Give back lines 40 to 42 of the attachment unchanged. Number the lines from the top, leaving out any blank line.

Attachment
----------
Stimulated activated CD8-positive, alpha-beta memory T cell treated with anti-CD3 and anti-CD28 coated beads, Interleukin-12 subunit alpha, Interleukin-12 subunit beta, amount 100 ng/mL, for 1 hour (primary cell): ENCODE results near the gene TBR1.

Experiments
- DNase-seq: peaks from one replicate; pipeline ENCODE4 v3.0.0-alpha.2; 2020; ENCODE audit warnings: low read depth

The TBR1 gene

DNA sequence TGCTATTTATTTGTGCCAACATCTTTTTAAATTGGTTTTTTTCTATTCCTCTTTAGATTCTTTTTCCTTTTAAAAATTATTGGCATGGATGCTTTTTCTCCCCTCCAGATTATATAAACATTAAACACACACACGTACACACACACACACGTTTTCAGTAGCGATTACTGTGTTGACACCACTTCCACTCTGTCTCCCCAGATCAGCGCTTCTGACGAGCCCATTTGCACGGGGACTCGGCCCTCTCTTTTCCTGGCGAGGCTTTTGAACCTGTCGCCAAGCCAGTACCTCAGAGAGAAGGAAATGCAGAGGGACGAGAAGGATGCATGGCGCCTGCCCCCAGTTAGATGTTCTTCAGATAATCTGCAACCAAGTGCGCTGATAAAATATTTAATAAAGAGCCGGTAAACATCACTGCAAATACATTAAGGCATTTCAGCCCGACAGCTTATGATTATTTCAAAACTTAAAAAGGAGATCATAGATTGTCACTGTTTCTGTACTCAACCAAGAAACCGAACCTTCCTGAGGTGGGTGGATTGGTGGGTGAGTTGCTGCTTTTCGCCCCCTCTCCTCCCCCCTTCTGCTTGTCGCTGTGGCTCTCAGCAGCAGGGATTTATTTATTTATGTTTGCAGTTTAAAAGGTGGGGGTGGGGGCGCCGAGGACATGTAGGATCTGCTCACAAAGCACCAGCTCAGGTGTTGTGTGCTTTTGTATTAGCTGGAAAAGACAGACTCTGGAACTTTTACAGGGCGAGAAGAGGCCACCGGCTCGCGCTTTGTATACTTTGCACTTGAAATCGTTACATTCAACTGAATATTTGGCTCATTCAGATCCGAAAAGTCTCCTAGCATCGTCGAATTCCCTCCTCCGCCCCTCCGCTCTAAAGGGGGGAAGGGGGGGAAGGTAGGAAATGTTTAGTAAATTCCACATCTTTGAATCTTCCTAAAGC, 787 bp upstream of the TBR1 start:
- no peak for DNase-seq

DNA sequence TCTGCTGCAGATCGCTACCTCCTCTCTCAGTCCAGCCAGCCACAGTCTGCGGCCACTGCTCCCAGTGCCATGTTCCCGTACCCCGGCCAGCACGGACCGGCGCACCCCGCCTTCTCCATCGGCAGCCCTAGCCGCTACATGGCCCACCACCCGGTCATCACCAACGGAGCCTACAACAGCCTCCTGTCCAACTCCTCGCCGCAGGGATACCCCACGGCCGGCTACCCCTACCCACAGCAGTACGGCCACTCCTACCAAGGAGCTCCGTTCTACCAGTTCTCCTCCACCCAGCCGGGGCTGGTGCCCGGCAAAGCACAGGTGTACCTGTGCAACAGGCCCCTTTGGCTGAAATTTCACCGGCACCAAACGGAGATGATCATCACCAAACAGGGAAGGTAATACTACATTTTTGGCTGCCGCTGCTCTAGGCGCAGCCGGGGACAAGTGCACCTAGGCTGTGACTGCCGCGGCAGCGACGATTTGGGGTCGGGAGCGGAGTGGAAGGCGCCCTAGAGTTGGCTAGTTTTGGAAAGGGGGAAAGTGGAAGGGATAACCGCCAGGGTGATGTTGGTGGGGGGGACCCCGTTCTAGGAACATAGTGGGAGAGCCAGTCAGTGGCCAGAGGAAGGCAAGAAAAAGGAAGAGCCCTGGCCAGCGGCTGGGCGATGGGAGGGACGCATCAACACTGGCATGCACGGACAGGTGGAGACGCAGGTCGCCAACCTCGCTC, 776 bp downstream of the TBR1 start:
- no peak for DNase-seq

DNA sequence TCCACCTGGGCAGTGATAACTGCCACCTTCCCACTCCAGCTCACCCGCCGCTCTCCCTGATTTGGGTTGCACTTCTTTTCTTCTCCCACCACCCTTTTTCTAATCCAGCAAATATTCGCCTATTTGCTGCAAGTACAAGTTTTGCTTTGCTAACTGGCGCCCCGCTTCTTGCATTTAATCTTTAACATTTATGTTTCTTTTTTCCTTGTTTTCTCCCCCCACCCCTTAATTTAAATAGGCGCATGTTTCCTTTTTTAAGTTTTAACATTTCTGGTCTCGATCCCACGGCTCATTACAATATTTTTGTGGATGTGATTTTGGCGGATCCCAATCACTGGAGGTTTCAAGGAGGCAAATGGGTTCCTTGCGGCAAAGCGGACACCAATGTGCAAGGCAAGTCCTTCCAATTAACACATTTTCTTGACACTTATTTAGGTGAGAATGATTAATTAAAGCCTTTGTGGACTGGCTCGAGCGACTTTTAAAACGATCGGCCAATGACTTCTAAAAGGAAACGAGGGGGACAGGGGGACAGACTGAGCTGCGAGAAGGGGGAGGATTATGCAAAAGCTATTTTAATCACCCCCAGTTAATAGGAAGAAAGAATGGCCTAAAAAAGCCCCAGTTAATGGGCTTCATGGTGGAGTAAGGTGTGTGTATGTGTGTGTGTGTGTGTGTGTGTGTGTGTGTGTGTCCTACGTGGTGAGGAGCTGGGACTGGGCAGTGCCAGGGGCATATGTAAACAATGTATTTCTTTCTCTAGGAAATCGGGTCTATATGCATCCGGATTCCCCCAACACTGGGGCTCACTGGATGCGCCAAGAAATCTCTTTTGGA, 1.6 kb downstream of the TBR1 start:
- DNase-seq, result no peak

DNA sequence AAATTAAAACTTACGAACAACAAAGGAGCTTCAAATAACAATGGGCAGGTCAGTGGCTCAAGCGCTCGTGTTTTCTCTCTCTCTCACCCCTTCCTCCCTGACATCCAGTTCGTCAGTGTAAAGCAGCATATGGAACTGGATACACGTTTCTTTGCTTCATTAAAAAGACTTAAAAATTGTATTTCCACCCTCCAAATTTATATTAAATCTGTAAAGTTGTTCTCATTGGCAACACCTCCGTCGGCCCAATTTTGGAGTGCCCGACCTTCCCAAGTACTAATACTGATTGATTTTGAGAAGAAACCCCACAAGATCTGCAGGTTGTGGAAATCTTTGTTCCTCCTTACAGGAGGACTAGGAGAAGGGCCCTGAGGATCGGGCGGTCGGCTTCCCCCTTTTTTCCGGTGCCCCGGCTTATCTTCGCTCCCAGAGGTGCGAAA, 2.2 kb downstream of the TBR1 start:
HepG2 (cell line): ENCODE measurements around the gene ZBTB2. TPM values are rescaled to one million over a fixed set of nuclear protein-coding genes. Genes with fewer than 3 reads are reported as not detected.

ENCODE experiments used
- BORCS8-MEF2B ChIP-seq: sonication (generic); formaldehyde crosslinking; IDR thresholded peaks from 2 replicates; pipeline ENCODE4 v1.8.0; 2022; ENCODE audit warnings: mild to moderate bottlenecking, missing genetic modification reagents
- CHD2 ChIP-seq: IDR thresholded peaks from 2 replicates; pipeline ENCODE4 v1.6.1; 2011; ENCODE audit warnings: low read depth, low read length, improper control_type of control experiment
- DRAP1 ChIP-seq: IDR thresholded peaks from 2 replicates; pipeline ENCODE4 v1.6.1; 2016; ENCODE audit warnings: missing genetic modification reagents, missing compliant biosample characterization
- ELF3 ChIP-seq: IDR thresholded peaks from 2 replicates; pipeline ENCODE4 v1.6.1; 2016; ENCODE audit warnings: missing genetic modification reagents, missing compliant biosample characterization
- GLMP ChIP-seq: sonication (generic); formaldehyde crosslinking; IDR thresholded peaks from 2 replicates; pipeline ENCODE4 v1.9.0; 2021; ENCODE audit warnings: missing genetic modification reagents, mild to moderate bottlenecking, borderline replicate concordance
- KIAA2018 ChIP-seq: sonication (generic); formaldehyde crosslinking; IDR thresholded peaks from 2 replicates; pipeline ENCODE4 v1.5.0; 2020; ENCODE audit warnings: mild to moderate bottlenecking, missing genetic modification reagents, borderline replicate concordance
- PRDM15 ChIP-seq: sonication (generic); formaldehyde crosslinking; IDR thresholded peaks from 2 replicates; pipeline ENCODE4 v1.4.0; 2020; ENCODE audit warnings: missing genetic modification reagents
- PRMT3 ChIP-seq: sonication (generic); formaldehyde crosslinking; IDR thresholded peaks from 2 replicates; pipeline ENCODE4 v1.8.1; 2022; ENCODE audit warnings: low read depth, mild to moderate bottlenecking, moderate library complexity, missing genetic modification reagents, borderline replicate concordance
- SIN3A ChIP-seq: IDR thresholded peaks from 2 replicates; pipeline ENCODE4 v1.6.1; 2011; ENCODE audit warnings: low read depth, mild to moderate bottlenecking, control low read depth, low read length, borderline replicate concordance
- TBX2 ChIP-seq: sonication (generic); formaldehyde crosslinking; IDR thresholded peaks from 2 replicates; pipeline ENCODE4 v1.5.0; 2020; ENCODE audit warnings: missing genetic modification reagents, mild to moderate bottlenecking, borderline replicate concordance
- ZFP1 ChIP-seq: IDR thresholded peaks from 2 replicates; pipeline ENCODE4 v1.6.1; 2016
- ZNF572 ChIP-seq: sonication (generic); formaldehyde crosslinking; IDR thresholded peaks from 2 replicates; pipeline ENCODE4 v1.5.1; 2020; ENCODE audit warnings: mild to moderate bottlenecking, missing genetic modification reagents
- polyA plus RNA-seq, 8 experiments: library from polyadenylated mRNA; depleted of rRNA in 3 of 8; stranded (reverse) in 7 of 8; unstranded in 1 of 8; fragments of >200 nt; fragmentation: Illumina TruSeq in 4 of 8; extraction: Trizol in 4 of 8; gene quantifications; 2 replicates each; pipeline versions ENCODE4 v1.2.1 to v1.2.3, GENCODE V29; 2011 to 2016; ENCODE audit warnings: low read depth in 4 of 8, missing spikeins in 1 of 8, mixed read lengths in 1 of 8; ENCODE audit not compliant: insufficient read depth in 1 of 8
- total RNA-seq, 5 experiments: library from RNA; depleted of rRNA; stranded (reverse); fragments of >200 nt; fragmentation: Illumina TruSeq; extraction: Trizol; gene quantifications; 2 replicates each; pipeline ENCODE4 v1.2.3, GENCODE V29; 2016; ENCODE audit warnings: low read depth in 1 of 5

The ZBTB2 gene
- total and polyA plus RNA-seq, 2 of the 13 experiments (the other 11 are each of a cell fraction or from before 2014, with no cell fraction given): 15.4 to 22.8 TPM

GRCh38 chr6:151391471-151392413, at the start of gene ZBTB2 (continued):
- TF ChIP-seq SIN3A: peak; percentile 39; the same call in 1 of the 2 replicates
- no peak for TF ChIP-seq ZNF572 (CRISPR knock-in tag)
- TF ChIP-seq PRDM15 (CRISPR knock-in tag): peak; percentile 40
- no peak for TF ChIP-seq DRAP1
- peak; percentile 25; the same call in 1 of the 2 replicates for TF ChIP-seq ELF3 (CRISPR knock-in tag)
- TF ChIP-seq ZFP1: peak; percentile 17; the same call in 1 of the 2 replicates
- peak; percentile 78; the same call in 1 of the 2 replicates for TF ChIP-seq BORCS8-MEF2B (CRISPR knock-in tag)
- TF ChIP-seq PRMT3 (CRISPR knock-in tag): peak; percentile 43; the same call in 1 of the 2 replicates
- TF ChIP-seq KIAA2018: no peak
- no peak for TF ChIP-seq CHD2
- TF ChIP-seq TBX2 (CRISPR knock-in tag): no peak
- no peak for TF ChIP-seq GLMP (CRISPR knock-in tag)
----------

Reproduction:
- no peak for TF ChIP-seq CHD2
- TF ChIP-seq TBX2 (CRISPR knock-in tag): no peak
- no peak for TF ChIP-seq GLMP (CRISPR knock-in tag)